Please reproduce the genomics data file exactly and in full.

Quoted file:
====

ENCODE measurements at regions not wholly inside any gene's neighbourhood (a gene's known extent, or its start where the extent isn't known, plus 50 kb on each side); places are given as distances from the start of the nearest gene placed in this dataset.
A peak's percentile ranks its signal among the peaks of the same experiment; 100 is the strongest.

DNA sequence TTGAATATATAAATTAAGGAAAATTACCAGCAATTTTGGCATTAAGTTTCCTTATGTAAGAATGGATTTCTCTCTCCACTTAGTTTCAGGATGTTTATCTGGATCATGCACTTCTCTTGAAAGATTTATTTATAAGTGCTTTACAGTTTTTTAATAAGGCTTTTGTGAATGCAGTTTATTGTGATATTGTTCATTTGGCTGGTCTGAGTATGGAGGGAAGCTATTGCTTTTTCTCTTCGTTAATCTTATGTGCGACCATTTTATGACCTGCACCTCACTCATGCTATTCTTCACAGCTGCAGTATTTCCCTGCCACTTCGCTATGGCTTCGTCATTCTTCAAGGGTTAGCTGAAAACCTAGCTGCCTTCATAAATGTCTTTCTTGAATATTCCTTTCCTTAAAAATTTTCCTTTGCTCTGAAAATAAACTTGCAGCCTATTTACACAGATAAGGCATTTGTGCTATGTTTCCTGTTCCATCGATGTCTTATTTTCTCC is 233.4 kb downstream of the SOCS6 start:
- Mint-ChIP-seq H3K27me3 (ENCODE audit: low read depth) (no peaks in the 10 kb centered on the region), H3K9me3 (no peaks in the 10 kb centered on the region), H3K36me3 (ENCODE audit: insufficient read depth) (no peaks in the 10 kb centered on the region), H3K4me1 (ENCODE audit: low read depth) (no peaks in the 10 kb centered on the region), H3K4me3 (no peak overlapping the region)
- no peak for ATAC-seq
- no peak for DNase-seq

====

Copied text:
ENCODE measurements at regions not wholly inside any gene's neighbourhood (a gene's known extent, or its start where the extent isn't known, plus 50 kb on each side); places are given as distances from the start of the nearest gene placed in this dataset.
A peak's percentile ranks its signal among the peaks of the same experiment; 100 is the strongest.

DNA sequence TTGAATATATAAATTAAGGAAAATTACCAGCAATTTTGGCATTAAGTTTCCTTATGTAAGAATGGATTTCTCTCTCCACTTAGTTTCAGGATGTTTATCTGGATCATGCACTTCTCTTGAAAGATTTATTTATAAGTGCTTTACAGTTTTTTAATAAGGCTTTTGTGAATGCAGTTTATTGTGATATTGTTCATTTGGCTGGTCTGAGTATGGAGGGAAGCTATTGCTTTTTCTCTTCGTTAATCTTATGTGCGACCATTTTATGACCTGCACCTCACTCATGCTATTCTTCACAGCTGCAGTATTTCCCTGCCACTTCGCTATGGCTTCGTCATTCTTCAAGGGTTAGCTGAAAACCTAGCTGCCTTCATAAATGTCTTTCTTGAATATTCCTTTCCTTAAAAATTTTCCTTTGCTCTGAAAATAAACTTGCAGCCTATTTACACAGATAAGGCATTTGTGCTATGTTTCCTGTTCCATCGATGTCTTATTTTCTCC is 233.4 kb downstream of the SOCS6 start:
- Mint-ChIP-seq H3K27me3 (ENCODE audit: low read depth) (no peaks in the 10 kb centered on the region), H3K9me3 (no peaks in the 10 kb centered on the region), H3K36me3 (ENCODE audit: insufficient read depth) (no peaks in the 10 kb centered on the region), H3K4me1 (ENCODE audit: low read depth) (no peaks in the 10 kb centered on the region), H3K4me3 (no peak overlapping the region)
- no peak for ATAC-seq
- no peak for DNase-seq